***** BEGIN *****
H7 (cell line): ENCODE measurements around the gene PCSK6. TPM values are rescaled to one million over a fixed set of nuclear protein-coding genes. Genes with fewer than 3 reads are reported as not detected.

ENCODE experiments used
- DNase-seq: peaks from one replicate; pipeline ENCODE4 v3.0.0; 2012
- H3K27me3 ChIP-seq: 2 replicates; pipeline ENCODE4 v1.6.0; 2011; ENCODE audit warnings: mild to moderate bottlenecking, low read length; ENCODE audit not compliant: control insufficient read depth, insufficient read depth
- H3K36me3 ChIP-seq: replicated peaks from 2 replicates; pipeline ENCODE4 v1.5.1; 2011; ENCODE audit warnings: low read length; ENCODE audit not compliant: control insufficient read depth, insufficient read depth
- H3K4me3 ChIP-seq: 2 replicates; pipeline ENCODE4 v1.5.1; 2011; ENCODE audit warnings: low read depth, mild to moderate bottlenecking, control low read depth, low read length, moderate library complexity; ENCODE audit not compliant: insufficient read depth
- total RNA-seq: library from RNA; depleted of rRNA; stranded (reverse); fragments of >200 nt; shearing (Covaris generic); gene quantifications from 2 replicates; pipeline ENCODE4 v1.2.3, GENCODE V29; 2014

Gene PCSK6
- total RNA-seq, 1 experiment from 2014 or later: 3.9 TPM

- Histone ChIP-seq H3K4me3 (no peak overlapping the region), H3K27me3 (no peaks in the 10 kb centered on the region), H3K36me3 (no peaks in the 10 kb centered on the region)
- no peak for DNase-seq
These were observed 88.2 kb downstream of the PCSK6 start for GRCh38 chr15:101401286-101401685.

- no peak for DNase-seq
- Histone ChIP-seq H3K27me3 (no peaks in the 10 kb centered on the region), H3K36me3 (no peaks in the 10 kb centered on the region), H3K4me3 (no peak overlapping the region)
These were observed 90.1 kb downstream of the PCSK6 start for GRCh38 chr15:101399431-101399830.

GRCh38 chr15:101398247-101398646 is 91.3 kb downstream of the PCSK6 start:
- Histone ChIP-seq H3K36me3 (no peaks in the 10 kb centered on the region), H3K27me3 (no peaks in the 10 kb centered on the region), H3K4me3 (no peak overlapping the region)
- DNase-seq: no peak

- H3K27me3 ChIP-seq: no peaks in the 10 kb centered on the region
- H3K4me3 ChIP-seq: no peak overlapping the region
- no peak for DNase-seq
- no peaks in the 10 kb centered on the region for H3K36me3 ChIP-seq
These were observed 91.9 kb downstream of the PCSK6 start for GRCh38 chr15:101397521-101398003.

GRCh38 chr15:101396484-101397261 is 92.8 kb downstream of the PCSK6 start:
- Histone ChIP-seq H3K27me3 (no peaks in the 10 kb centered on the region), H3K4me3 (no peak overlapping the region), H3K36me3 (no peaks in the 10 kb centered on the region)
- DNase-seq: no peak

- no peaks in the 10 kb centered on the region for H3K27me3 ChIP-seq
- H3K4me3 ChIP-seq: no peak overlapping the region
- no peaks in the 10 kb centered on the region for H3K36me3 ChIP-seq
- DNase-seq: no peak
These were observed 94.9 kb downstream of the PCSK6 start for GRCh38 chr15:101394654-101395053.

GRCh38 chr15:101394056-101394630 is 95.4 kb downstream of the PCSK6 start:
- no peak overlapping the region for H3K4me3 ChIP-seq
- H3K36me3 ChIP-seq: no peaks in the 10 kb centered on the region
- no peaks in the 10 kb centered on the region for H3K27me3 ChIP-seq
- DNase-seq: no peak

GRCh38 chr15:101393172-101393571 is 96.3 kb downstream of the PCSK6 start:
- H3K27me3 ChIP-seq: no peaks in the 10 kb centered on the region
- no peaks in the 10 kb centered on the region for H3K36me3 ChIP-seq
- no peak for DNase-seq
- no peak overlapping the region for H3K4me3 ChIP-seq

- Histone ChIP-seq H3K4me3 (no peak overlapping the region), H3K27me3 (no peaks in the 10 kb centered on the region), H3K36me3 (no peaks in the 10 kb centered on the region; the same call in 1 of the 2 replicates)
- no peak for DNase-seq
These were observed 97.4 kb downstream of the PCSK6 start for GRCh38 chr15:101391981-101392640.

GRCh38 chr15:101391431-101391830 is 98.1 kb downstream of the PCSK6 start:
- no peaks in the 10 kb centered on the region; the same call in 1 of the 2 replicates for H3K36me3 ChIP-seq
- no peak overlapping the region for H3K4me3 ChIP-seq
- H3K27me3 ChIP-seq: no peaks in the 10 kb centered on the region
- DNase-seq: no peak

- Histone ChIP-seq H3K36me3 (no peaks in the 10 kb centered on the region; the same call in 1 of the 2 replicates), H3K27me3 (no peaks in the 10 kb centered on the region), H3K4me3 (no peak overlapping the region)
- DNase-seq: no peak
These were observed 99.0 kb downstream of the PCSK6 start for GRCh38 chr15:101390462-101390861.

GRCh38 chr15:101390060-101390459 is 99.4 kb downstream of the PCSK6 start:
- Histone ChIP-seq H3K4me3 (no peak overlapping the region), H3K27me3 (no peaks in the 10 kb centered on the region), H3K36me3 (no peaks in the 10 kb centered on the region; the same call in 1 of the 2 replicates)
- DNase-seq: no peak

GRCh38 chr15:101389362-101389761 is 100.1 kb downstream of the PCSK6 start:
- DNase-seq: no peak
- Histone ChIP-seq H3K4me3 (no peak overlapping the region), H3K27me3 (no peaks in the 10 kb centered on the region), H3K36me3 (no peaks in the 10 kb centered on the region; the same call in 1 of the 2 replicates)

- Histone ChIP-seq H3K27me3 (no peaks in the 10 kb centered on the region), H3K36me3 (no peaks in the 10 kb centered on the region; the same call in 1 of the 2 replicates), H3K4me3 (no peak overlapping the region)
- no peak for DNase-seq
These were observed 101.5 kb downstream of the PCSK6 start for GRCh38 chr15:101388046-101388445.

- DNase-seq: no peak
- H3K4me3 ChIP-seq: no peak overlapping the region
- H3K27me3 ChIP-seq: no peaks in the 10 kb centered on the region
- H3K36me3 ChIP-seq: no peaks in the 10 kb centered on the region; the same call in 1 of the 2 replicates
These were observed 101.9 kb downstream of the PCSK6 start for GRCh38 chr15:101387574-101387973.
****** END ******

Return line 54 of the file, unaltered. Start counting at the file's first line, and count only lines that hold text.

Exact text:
- Histone ChIP-seq H3K4me3 (no peak overlapping the region), H3K27me3 (no peaks in the 10 kb centered on the region), H3K36me3 (no peaks in the 10 kb centered on the region; the same call in 1 of the 2 replicates)